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Buying More Altria

September 16th, 2013 Leave a comment Go to comments

Let’s take a look at the performance of Philip Morris (PM) compared to its former parent Altria (MO) over the past 5 years. Which one do you think has performed better? Which one should have performed better?

The answer gets to the heart of how dividend growth investing works and why you should really consider investment performance on what actually happens versus what you think should happen. After being spun out from its parent, Philip Morris has the possibility of better prospects as an investment because it competes in more diversified markets that are still developing and growing.

The thinking is that PM can grow faster due to the familiar growth story: selling additional units at a high margin gets you more profits than the first units¬† because you have already paid for most of your overhead. Tobacco companies have very high margins, over 40%. There aren’t too many businesses that have these margins.

It’s not news that on the domestic front that tobacco unit sales are declining over time. This doesn’t sound like a place you would want to be. The international markets are where you want to be.

The whole problem with this thesis is that you need to consider valuation. If you pay too much for the company with better prospects, you may not actually get a better return. Returns are what you want, who cares how you get there?

Performance Since 2008

Let’s compare the performance of the two companies since PM was spunoff. Altria (MO) spunoff Philip Morris in 2008. This what has happened since then.

Stock Price Chg 69% 86%
Dividend Increase 66% 104%
2008 Yield 5.5% 3.7%
2013 Yield 5.5% 4.3%
2008-2013 Dividend Growth 11% 14%
2008-2013 Total Return* 16.1% 15.7%

*average annual return, dividends reinvested.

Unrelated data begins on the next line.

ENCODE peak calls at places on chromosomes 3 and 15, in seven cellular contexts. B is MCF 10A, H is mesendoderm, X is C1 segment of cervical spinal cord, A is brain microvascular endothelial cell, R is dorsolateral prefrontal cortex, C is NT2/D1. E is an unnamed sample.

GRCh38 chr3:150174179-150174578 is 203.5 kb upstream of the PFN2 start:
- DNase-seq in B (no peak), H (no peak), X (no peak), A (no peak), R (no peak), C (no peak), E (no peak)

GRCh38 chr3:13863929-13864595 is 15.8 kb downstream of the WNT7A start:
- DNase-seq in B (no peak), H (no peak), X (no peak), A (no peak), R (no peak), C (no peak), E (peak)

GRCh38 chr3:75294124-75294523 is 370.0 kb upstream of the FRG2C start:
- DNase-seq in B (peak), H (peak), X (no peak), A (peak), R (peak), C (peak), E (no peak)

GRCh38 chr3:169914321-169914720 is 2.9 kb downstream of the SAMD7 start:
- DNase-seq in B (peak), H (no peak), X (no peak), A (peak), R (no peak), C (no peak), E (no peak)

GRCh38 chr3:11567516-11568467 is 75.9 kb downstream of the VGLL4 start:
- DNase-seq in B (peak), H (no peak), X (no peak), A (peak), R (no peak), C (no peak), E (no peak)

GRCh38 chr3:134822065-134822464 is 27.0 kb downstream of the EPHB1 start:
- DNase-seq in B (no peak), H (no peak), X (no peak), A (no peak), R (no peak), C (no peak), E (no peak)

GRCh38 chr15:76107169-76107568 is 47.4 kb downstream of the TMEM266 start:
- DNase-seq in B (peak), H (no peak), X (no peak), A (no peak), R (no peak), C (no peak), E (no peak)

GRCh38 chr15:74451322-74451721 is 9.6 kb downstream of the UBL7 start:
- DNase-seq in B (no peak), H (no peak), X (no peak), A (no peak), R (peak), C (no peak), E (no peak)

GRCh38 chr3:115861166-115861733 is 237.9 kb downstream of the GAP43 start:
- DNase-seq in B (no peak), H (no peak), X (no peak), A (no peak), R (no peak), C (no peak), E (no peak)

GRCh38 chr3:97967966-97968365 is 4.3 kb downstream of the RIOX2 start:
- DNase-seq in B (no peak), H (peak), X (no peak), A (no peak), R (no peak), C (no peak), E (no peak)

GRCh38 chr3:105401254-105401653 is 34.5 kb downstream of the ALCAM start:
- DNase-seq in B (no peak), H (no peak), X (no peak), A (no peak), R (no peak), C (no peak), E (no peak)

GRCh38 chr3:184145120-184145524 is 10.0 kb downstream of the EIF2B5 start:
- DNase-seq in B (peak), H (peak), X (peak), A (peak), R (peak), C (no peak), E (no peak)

The first thing to notice is that there is no bad news here. Either company has been a great investment, the noteworthy news is that the total return for MO is actually a little better than PM over the past 5 years. By the first two metrics, PM has better price appreciation and better dividend growth. How could it under perform?

It’s all about Math, and Company Performance.

First, MO is performing very well in direct contradiction to its expected prospects. The reasons are many: lower than expected settlement payouts, pricing power that counteracts the volume declines, huge buybacks, cost management, plus good performance in its other businesses that are outside its core cigarette products.

Despite all this good news, the fact remains that PM is increasing its earnings and dividend faster.

The second point about math. MO can outperform PM because its payout ratio is higher, dividend yield is higher and when you reinvest the dividends you are buying a cheaper company on an earnings basis.

When you reinvest more money sooner in a cheaper stock, it will beat out the lower yielding/higher growth stock for some time. Over the longer term, the higher dividend growth of PM will outperform but it’s gonna take time for it to catch up. The return for MO has been phenomenal when you add the nearly 6% yield to its average dividend increase of 10%/year. PM has a better return profile, with a 4% yield and a 14% average yearly dividend increase but it’s not that much better. It will take some time for it to really start to outperform.

What To Do Now

When you compare the performance of both companies, you can see that PM is clearly lagging. Its dividend is up over 100% but the stock price is up only 86%. The same metrics for MO are up 66% and 69% respectively.

If you buy PM now, you will get a better price than one would expect based upon its history. Even so, you will be faced with the possibility that you might under perform MO in the near term. Over the long term though (10+ years) your investment today should outperform.

I’ve already mentioned recently that I added to PM. Now I’m adding to MO as well due to some recent news.

MO announced higher guidance due to lower than expected settlement payments for 2013.¬† Based on the average earnings anticipated, earnings should increase over 10% from here to $2.60/share in 2014. At an 80% payout ratio, this suggests a future dividend next year of at least $2.08, or a 10% increase. At today’s price of $35/share this would suggest a forward yield of 6%.

Looks like the excellent performance of MO will continue to roll on.


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